If tall, single-stemmed sunflowers are still the staple agricultural sunflower, ornamental varieties now dominate in home gardens. Most are not single-stem varieties, but produce flowers on multiple shorter stems throughout the summer, thus ensuring blooms all season long and that makes them ideal for cut flower production and garden display use.
Single-stem varieties are still used for decoration, but succession planting will be needed to ensure continuous blooms throughout the season.
Single stem: ProCut® Series, Sunrich™ Series and Vincent® Series
Branching: ‘Autumn Beauty Mix’, ‘Soraya’ (AAS Winner), ‘SunBuzz’, Suncredible®, Sunfinity™
The traditional sunflower bore a ring of sun-yellow ray flower (“petals”) around a central disc and indeed looked very much like a sun, whence the name sunflower. Today, though, they come in a wide range of colors, from gold to bronze, orange, burnished red, near black, pale yellow and ivory, often with a halo of a contrasting color. They can be single, with a brown, yellow or green disc, or double, in which case the entire center is filled in with colorful ray flowers.
Pollen vs. Pollen-Free
Sunflowers produce abundant nectar, but also copious amounts of yellow pollen. Such pollen-bearing varieties are inexpensive, usually come true to type and make great garden plants. However, florists found the constantly shed of pollen objectionable. As a result, many modern sunflower varieties are bred to be male sterile or “pollen-free” and thus keep your table clean from pollen! This also helps to help extend the vase life from 1 to 2 weeks and gives a nice, clean appearance.
Pollen-free sunflowers are hybrids and require extra human manipulation, making them more expensive than pollen-bearing sunflowers.
Avoid growing pollen-free sunflower varieties if your goal is to attract bees and other pollen collectors, though. Such varieties still produce nectar bees can harvest, but the absence of pollen means they offer less food value to such pollinators, making life just a bit harder for them.
Luckily, there are many varieties of both pollen-bearing and pollen-free sunflowers to choose from:
Recommendations for the best vase life
If you’re growing sunflowers for cut flowers, here are some recommendations to extend the vase life of your flower.
- Cut when the ray flowers just begin to open, before they have lifted off the disc completely.
- Harvest in the early morning before the heat of the day.
- Remove lower leaves that will be below the water line.
- Place the stem in fresh water or a properly measured fresh flower food solution.
- Check water regularly; sunflowers are heavy drinkers and can empty a bucket or vase overnight.
- Change water daily; sunflowers have what some call a dirty stem, as the water quickly turns cloudy with potential for bacterial issues.
Another way to distinguish between sunflowers is by their height and size. Smaller, ornamental sunflower varieties, such as the Sunrich or ProCut series, are only a few feet tall (60 cm or so), while ‘American Giant’ sunflower can grow to be more than 15 feet (5 m). The very smallest is the cultivar ‘Elf’, only 16 inches (40 cm) tall. Shorter varieties tend to produce smaller inflorescences, taller varieties, the largest ones.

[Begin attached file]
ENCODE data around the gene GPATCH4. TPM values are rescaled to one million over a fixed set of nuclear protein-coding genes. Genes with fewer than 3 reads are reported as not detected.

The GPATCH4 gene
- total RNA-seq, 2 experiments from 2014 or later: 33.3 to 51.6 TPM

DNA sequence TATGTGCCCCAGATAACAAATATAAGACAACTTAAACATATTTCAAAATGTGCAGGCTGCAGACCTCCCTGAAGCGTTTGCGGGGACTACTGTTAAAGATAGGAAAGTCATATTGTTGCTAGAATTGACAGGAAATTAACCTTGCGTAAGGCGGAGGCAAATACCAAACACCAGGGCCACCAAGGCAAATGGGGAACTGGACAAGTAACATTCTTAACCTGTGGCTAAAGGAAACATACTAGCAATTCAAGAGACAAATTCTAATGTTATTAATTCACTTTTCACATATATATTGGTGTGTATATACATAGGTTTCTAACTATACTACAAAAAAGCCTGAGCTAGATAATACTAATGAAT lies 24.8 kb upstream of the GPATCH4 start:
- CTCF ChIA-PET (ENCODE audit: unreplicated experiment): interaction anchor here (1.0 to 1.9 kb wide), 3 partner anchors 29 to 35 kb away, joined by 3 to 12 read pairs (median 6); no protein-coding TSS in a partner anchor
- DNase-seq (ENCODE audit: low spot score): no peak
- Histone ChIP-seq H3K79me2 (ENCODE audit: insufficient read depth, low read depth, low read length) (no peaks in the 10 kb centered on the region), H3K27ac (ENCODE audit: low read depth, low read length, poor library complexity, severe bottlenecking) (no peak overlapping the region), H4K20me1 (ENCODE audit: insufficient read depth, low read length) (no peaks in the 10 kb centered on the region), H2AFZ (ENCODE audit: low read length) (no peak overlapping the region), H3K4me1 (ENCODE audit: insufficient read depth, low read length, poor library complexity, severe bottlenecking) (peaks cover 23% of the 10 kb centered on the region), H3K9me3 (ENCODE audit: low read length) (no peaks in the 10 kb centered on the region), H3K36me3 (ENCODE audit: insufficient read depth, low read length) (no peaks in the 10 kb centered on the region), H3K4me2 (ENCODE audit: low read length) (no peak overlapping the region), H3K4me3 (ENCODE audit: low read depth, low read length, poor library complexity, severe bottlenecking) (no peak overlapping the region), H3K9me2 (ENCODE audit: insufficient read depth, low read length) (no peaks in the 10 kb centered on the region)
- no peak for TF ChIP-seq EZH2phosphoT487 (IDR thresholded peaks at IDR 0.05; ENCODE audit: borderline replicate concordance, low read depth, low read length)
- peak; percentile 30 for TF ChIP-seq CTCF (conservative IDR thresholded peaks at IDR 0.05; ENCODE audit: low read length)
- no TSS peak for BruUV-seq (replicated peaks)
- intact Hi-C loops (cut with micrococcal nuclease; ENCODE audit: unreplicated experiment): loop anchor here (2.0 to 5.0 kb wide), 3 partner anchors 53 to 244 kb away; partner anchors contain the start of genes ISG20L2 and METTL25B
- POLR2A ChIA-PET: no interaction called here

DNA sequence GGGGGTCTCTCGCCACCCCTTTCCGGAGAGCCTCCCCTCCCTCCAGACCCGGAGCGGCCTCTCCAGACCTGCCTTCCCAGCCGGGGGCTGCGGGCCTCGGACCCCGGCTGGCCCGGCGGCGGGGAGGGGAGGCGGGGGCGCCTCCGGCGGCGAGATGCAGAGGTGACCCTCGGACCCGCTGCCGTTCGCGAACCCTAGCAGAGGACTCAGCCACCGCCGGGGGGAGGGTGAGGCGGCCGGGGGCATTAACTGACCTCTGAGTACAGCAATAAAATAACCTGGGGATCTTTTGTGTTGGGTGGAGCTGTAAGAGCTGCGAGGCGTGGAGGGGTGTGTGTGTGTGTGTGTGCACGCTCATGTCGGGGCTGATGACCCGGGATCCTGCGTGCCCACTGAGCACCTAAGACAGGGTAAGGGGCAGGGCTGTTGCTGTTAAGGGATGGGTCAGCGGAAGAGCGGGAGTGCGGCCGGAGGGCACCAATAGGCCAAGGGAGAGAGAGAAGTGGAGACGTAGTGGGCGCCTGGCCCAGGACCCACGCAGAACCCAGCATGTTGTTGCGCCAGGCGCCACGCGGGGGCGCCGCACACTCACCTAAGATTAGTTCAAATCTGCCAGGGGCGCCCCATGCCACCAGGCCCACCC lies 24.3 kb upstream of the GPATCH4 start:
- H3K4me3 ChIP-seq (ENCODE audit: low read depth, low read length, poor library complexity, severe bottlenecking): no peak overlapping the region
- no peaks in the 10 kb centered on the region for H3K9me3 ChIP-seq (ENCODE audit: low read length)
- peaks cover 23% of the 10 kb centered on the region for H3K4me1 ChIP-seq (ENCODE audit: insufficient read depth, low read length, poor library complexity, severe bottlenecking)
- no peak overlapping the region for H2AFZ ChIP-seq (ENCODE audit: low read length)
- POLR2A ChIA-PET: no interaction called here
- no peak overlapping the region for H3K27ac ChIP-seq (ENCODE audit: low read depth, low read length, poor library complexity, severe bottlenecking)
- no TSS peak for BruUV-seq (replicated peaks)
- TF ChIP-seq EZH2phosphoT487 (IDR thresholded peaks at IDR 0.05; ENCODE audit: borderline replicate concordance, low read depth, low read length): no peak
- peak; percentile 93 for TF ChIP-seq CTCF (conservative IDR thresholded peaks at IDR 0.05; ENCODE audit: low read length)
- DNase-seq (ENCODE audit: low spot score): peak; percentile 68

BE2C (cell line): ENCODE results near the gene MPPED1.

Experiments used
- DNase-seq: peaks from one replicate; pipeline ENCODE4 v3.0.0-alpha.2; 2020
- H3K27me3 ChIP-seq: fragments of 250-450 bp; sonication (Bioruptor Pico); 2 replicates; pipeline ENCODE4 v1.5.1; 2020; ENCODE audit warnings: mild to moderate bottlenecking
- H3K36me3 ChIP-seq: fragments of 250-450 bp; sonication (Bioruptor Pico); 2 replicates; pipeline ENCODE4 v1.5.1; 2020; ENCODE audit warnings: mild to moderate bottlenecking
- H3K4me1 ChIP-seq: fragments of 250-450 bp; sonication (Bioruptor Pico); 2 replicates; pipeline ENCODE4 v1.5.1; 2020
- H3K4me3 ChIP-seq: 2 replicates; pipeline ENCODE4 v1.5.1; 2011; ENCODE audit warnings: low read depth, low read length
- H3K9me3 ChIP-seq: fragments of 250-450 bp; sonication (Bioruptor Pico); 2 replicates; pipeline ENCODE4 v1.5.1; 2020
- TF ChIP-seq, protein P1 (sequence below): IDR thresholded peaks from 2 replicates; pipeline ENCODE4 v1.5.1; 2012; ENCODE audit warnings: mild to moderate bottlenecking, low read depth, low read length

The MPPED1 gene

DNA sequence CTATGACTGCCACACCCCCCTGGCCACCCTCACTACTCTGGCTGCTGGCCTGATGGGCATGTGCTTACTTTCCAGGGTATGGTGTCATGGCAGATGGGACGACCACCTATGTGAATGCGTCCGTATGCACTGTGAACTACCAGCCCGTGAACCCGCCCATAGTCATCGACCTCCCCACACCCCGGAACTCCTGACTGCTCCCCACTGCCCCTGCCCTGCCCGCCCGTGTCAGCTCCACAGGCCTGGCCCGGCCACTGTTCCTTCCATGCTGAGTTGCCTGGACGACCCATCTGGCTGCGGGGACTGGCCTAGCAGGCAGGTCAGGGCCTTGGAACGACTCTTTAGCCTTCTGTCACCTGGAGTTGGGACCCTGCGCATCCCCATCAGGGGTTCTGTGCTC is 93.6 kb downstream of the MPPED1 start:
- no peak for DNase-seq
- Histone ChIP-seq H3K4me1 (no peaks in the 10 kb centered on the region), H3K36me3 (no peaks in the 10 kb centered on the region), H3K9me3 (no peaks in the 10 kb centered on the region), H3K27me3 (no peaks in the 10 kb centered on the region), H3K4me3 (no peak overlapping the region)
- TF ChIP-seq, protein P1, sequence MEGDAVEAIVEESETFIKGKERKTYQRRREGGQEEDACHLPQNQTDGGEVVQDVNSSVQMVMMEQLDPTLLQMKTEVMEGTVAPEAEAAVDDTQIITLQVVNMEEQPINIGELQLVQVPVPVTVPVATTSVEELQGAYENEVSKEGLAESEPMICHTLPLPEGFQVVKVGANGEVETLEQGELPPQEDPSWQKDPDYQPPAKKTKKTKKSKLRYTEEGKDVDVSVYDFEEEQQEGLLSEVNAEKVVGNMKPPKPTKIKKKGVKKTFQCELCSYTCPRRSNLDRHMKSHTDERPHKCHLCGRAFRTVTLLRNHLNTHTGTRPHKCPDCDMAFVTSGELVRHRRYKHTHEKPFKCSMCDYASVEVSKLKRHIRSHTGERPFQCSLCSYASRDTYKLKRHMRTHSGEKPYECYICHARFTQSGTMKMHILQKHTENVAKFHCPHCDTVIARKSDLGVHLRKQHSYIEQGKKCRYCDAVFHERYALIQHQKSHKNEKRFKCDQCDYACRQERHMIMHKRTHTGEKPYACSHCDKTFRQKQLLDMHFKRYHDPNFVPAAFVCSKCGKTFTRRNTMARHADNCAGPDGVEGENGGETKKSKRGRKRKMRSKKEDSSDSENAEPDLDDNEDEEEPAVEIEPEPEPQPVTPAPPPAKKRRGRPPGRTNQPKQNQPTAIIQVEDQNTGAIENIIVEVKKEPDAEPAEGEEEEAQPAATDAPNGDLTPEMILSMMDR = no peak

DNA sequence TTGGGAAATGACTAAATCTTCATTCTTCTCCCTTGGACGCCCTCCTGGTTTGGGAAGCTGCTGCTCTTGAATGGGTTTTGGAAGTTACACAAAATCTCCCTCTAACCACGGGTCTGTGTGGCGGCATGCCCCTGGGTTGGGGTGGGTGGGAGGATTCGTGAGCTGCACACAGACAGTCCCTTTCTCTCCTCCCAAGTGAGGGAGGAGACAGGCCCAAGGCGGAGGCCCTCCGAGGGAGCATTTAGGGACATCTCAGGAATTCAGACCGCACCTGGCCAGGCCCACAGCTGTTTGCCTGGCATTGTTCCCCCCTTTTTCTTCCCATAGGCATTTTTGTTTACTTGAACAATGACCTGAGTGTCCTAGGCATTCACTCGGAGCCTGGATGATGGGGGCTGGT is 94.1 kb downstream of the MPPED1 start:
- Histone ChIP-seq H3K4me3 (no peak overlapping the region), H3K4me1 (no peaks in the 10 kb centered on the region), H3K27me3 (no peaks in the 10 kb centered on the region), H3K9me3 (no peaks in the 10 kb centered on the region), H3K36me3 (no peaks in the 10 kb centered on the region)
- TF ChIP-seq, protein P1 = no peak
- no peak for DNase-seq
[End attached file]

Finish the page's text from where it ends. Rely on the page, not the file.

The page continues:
Tall: ‘American Giant’, ‘Kong’, ‘Mammoth’, ‘Sunforest’
Dwarf: ‘Smiley’, ‘Sunbuzz’, ‘Suntastic’, ‘Teddy Bear’, ‘Suntastic Yellow with Black Center’ (AAS Winner)
Sunflowers for Edible Seeds
Some varieties of sunflower have been bred to produce large, edible seeds that are great for snacking. The seeds are ready to harvest once the petals have withered and the seeds can be seen. Sunflower seeds are high in protein and healthy fats, as well as antioxidants that can lower your risk of developing serious health conditions. They’re also an excellent source of vitamins E, B1 and B6, iron, copper, selenium, magnesium and zinc. Additionally, the seeds contain phytosterols which can contribute toward lower levels of cholesterol.
Edible seed types: ‘Feed The Birds’, ‘Mongolian Giant’, ‘Skyscraper’, ‘Super Snack Mix’, ‘Titan’
How to Grow Sunflowers
Sow sunflower seeds directly in the garden after the risk of frost has passed or start them indoors 2 to 3 weeks beforehand. Sow them ¼” to ½” (6 to 12 mm) deep and keep the soil moist. Taller, larger sunflower varieties have a large taproot to keep them rooted and do not do well when they are transplanted, so direct sowing of those varieties is recommended.
Choose a site, or a container, in full sun, with average fertility and good drainage. Once started, sunflowers require next to no care, except for watering in cases of extreme drought.
Sunflowers Growing Wild
Sunflowers have escaped from culture and now grow as self-sowing annuals throughout much of the world. Like other unplanned plants, they may sometimes be considered weeds, but of course, one gardener’s weed is another’s wildflower! They’re a species of prairies and grasslands, old fields, roadsides, railways, rights-of-way, savannahs and forest edges. Today, they are so thoroughly naturalized that, in their native U.S. and Mexico, it’s hard to determine whether the plants are garden escapes or part of the original wild stock.
Put some sunshine in your life and, in this Year of the Sunflower, grow some sunflowers in your own garden.
This article was inspired by the Year of the Sunflower fact sheet prepared by GardenTrends/Harris Seeds for the National Garden Bureau. Unless otherwise noted, all photos are courtesy of the National Garden Bureau.